An event that every teenager in Kilkenny was looking forward to, has stirred up a controversy with a Facebook post.
The Kilkenny Ball, that is regularly hosted in Kilkenny’s Pegasus Nightclub banned teenage girls from wearing "deplorable" formal dresses with plunging necklines.
Fusion Ball shared a post on its Facebook page urging its female guests, attending the next ball, to keep their outfits "neat and discreet.”
The post said, "Due to the deplorable dresses at the last ball it is necessary to fully enforce a knee-length dress with no plunging neckline dress code for the mid-term ball.”
"Any of the following dresses or any dresses similar to the following will not be accepted on the night. Keep it neat and discreet ladies," it read, alongside images of dresses.
The dress code prescribed by the event managers requires boys to wear a shirt and tie, slacks and shoes, while girls are required to wear a knee-length dress and shoes, including sandals, heels or flat pumps.
After the post was put up online, it sparked massive backlash, while others mocked the post in comments on the social media page.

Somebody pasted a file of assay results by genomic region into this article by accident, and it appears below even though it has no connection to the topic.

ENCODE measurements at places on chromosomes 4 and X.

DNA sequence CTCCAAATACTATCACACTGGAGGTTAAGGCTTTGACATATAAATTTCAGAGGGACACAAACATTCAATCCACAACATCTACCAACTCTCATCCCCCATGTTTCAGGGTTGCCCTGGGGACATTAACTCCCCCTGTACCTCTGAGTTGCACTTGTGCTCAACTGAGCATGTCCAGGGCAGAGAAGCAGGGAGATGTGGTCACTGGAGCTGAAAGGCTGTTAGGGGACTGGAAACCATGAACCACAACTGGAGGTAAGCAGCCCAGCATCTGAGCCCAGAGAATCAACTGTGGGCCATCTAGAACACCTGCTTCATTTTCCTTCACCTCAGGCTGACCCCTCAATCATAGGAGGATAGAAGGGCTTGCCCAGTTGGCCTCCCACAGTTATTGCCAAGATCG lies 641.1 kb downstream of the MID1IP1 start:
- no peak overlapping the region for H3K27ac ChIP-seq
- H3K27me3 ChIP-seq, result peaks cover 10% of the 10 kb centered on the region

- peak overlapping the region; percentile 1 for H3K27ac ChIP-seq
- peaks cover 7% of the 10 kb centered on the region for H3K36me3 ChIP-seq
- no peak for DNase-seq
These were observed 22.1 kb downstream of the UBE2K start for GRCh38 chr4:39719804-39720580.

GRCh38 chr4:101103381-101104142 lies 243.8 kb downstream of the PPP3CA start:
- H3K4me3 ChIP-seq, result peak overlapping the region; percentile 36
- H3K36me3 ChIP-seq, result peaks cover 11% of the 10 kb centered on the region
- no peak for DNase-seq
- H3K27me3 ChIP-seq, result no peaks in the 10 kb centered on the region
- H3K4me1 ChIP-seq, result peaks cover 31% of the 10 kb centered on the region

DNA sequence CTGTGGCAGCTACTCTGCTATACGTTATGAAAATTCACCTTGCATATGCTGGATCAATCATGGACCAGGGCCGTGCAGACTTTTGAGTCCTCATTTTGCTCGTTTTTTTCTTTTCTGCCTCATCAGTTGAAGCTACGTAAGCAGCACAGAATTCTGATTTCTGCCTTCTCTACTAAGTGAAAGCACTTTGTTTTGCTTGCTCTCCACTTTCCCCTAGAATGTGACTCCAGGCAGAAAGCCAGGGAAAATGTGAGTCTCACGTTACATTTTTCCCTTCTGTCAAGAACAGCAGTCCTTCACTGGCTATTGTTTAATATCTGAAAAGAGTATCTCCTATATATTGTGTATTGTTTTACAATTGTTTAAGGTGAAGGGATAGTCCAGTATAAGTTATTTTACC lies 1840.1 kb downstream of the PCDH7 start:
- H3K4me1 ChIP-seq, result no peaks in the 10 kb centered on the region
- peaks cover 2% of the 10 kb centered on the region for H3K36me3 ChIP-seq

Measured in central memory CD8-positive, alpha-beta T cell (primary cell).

However, Fusion Ball stuck to its guns and argued, “We always asked for neat and discreet. But too many broke the rule. All we are asking for is the girls to be discreet."
It added, "We organise these events for 15-year-old children to attend in a safe, supervised and fun environment. Our formal dresses uk code has always been in place, since our first ball in 2005. We put up a reminder of this before every ball and we also have it on the back of all tickets."
One user commented, “I don't have girls but I have to say I was very uncomfortable with your post. Are we raising independent women or going back to the 80s where young girls had babies in grottos and died? I'm not going to be drawn into an argument on this but I just felt the phrase "keep it neat and discreet ladies" was a poor choice of words.”
Meanwhile, another user, backing the statement said, “Well done about time someone took a stand. Our beautiful clever bright teenagers are being encouraged by media to be mere sex symbols and playthings for men. They should be applauded for their creative thinking their independence their intellect their emotional intelligence and their personality and not on looks.”